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State Public Sector Workers At Risk of Missing Out on Abbott’s Paid Maternity Leave
THERE is a very real risk that State Public Sector workers around Australia will miss out on Tony Abbott’s proposed 26 week paid maternity leave scheme. In announcing his scheme on Sunday Mr Abbott was asked about how it was to be funded and he indicated that he would be relying on state governments to contribute to the cost but was yet to have their agreement to do so. Yesterday it was revealed the shortfall in funding was around $1 billion per annum. Already West Australian Premier Colin Barnett has indicated his state won’t be funding the scheme saying ‘If Tony Abbott becomes Prime Minister and the scheme is introduced, we will co-operate in terms of administration, but we will not be contributing money to the scheme.’ If State Premiers refuse to hand back to the Commonwealth $1 billion in funding it is reasonable to presume Mr Abbott will exclude State Public Sector Workers from the scheme.
There is a double blow in this for Tasmanian Public Sector Workers. Currently public sector workers are entitled to 12 weeks of paid maternity leave from their employer at their normal rate of pay and 18 weeks from the Federal government capped at the minimum wage. This means that if State Public Sector Workers miss out on the 26 week scheme they would also no longer have access to the current Federal scheme of 18 weeks as that is being scrapped by Mr Abbott.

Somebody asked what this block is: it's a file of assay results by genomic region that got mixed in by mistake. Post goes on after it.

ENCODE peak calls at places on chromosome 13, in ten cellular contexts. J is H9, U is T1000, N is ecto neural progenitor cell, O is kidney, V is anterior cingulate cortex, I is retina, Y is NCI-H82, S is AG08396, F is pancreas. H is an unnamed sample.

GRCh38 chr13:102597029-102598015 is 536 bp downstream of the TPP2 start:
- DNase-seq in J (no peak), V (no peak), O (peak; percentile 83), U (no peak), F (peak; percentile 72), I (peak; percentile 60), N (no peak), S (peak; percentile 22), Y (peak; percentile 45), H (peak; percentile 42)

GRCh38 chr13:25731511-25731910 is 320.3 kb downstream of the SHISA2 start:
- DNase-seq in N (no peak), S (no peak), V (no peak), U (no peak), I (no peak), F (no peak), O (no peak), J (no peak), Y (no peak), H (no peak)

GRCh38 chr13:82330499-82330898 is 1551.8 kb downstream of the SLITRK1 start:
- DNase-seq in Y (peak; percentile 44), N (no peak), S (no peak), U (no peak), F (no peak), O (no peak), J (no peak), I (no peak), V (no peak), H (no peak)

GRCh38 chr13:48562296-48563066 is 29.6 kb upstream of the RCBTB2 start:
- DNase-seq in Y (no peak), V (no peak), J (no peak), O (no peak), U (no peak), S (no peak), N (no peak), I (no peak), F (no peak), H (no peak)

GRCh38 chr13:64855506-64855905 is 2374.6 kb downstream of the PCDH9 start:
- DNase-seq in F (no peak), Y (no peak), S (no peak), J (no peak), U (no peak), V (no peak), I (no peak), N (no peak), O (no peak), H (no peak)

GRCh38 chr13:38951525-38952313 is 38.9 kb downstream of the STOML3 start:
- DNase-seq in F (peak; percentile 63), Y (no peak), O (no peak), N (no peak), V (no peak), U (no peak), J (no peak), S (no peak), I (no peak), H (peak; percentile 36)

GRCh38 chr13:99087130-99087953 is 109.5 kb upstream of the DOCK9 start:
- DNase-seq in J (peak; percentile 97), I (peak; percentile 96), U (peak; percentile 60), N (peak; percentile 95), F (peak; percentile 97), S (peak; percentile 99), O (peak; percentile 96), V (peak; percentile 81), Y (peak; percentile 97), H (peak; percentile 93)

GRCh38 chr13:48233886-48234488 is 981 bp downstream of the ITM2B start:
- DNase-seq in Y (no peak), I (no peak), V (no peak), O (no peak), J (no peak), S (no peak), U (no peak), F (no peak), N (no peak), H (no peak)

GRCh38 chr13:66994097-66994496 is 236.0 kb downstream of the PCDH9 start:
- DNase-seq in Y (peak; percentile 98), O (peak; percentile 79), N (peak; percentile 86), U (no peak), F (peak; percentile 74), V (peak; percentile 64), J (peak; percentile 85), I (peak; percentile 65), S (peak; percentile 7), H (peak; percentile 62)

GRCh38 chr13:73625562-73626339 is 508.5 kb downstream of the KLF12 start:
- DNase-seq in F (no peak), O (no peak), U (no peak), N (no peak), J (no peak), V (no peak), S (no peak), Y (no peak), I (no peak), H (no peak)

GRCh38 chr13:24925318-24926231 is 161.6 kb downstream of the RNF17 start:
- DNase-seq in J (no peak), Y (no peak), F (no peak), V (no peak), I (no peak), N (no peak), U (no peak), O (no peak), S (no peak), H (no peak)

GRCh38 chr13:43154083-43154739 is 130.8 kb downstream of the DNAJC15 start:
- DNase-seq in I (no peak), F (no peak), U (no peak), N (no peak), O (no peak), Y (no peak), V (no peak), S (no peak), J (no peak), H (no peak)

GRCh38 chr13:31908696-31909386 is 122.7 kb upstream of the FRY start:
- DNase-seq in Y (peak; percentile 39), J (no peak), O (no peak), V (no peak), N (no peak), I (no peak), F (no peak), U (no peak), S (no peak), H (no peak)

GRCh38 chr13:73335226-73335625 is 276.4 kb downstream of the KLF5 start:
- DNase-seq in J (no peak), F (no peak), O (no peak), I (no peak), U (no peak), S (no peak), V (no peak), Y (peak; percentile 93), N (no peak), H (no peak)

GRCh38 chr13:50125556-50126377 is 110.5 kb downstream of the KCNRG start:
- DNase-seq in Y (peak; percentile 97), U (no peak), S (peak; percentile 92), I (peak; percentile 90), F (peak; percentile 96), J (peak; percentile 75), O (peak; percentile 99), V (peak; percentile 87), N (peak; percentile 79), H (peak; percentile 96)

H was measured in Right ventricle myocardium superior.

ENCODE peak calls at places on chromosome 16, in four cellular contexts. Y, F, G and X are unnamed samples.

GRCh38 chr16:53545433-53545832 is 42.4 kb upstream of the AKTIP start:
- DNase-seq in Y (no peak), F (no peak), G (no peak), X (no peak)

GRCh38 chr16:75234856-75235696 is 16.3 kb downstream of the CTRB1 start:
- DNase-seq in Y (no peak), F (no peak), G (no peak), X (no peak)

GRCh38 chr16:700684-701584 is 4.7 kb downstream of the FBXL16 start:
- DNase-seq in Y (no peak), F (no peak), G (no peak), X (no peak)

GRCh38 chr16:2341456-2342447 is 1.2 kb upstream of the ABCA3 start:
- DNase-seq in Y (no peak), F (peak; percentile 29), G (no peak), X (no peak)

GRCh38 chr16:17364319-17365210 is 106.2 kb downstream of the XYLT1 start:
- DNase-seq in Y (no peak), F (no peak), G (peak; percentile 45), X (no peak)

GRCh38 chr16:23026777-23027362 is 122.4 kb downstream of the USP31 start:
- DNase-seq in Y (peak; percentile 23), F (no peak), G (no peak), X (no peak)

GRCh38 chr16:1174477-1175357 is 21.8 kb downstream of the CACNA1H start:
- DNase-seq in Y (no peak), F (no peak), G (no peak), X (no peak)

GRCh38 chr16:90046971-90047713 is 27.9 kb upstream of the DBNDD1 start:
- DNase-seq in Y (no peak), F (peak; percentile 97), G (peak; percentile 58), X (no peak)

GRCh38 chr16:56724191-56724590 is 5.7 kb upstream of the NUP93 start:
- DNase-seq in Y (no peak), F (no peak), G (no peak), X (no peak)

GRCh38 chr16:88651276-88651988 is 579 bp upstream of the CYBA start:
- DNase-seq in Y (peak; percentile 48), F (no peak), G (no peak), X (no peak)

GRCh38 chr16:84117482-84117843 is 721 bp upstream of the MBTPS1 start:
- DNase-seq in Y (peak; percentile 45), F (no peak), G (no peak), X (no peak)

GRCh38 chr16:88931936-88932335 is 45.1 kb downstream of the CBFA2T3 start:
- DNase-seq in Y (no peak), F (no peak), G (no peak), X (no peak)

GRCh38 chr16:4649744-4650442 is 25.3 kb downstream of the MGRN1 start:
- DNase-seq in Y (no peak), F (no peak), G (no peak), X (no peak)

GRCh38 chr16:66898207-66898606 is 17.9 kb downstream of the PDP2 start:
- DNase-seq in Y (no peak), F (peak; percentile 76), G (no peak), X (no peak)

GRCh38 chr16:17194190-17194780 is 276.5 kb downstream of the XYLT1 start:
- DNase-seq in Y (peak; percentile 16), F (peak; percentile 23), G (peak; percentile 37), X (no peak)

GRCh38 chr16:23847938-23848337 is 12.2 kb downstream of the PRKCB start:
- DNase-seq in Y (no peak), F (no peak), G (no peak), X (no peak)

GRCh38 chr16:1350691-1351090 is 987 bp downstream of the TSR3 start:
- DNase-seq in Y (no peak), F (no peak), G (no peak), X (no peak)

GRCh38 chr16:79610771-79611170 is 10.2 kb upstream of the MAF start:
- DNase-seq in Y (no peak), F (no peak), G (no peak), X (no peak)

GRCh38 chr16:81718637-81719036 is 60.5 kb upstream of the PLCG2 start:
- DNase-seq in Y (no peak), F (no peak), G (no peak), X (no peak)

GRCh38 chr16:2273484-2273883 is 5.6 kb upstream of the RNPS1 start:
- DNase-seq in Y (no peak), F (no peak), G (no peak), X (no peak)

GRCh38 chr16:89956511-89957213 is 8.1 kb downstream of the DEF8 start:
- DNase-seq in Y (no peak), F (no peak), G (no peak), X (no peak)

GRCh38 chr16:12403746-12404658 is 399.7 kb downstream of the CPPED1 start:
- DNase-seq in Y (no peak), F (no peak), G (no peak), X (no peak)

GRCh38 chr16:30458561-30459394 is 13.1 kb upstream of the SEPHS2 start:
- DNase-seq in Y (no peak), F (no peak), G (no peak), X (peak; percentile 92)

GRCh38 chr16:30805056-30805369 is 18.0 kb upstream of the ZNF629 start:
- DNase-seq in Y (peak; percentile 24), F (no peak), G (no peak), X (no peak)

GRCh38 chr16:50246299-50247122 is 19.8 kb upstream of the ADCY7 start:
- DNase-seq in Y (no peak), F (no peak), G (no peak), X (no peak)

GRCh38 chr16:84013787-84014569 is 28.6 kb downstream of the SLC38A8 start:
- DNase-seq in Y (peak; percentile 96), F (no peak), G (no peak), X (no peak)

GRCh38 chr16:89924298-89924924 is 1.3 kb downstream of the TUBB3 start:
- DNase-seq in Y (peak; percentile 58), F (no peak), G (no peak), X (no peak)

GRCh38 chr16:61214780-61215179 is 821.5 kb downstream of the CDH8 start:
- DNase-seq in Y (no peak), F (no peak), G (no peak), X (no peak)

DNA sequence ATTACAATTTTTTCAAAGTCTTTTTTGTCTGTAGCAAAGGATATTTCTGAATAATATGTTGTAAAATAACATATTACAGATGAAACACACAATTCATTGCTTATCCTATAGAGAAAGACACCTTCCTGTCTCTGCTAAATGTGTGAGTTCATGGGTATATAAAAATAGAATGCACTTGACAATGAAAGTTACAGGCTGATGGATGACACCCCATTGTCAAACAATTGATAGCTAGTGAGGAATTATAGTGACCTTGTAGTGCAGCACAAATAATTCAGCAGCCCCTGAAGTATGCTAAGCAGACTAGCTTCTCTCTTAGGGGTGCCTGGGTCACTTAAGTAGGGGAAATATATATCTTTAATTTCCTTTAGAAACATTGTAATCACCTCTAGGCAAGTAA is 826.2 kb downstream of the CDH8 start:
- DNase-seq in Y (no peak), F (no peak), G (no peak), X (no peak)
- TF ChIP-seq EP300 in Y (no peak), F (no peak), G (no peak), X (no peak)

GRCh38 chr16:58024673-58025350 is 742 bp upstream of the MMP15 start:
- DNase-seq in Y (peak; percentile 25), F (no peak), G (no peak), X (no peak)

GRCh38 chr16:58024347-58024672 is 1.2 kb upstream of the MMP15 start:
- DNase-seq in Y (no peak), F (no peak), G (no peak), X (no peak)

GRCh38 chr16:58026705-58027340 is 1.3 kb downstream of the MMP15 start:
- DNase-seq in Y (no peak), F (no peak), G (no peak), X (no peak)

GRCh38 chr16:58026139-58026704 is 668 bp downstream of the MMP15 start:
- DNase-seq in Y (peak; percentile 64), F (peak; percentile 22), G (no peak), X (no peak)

The CPSU is concerned that unions are effectively being asked to ‘vacate the field’ when it comes to paid maternity leave and to trust Mr Abbott to do the right thing. The CPSU in Tasmania is particularly uncomfortable with that for a number of reasons. Firstly, we question Mr Abbott’s bona fides on this issue. He is a new convert to the cause of paid maternity leave and until very recently he opposed any paid scheme. Secondly, he faces staunch opposition from many in his own party who see paid maternity leave as middle class welfare, and thirdly, his scheme is opposed by the big businesses on whose donations he relies. Together these factors must place some doubt on whether this scheme will ever be legislated.
Union members have fought hard over 30 years to achieve any paid maternity leave. Less than 20 years ago in Tasmania women had to use their sick leave as paid maternity leave. Since that time we have gradually negotiated the entitlement up to 12 weeks at full pay and the State Government has recently indicated support to increase that to 14 weeks. While we welcome a scheme that boosts paid maternity leave to 26 weeks we want guarantees our Members will have access to the scheme even if Mr Abbott can’t convince state premiers to fund it and we don’t want our current entitlements undermined – just in case Mr Abbott or a future Federal Government has another change of heart on this important issue.
**This morning Premier Lara Giddings indicated that the Tasmanian Government was not in a position to fund the scheme.**